The SUBS (http://www.purevolume.com/subsbeijing) took the stage around midnight. The SUBS have become a bit of a buzzword and hopes are high for them. Their 80's punk sound and look is far from original but certainly new to Beijing. The female vocalist puts a lot of theatrics, stage makeup, jumping and fantastic clothing into her sets. Actually, these guys (and gal) are pretty in your face and a very high-energy band. For a young scene, it is no surprise that they are gathering a bigger and bigger following. They get a good mosh-pit going, too. The first time you see them it is quite a spectacle. But then the second and third times are very much like the first and offer nothing new. However, the SUBS have packaged themselves well and are sure to go far.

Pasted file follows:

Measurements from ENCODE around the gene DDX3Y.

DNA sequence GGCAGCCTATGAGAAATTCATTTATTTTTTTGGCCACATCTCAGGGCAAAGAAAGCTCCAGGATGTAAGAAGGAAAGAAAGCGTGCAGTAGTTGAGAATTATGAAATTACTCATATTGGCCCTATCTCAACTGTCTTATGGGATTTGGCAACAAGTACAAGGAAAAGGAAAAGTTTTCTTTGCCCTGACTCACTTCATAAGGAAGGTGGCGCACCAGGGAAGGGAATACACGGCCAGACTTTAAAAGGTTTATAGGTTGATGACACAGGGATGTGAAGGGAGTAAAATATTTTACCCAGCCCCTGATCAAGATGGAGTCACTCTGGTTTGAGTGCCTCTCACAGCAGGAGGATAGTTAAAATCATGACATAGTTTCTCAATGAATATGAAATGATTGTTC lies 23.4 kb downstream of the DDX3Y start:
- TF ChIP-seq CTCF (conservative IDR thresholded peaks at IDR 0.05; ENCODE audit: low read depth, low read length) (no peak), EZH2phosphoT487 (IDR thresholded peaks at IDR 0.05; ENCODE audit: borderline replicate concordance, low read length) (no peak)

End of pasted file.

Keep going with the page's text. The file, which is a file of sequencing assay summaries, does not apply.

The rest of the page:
I also got to check out a band called Fever Machine (http://site.douban.com/thefevermachine/), who came all the way from Shanghai just to kick it for one night. Tight shredding guitar solos with an air of heaviness, a strong driving sound with flashbacks of Sabbath, they added plenty to the night of musical delight. I personally think they should all move to Beijing. That way we could see them more often.

Next up, I spoke with Zhang Si'an (Jean-Sébastien Héry, http://zhangsian.com/), front man of the Amazing Insurance Salesman It would take a full feature to get into what he does, so let me just call him "Mr. All Things Music In Many Languages And Styles." When asked where the scene is headed, he answered, "No idea where it's going. It has been a long road."When questioned on who is going to break big in Beijing, he stated, "Apart from us, don't see whom." I would have to agree.